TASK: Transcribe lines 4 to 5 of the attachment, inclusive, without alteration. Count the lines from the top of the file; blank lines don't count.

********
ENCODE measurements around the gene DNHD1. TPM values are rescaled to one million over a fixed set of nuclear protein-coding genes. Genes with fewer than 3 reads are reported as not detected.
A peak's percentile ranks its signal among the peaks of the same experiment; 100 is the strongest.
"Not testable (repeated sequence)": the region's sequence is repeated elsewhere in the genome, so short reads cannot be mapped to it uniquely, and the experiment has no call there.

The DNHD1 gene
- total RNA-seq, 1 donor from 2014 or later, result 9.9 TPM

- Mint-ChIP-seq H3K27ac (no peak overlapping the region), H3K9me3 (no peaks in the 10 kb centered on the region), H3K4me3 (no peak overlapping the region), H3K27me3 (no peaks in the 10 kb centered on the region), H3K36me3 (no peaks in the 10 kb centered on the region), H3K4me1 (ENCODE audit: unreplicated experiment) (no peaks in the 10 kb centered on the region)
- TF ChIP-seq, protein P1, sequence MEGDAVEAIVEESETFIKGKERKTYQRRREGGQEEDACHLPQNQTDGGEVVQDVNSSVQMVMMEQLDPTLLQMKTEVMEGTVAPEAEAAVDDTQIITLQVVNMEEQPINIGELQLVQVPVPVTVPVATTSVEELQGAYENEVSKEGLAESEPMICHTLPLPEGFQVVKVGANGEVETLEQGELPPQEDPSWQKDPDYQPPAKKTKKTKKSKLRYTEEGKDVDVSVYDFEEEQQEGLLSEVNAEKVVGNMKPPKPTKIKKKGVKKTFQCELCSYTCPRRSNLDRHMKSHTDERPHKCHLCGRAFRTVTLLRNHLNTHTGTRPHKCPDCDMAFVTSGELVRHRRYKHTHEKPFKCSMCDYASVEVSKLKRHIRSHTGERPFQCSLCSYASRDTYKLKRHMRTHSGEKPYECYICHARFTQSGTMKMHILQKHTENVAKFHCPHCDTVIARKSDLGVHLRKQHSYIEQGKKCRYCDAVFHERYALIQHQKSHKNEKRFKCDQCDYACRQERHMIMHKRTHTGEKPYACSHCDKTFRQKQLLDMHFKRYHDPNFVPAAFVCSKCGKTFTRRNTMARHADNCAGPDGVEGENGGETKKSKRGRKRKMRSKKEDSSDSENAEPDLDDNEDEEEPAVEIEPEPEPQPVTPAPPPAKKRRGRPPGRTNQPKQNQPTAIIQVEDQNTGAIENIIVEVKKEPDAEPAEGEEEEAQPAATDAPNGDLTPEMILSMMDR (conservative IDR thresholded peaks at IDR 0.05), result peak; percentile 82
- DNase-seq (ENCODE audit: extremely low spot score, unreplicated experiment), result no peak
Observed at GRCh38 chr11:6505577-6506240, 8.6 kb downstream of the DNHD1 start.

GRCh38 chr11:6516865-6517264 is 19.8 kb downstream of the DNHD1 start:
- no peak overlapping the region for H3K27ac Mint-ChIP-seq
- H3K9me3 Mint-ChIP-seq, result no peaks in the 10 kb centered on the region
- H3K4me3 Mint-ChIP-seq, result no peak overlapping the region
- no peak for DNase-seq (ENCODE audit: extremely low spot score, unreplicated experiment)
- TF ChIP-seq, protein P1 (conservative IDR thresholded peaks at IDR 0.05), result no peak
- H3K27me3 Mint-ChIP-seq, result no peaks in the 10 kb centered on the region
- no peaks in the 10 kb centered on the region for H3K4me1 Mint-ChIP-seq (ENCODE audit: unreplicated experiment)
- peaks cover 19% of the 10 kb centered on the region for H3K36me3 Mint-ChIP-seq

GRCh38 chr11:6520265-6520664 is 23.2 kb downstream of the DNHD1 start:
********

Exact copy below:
The DNHD1 gene
- total RNA-seq, 1 donor from 2014 or later, result 9.9 TPM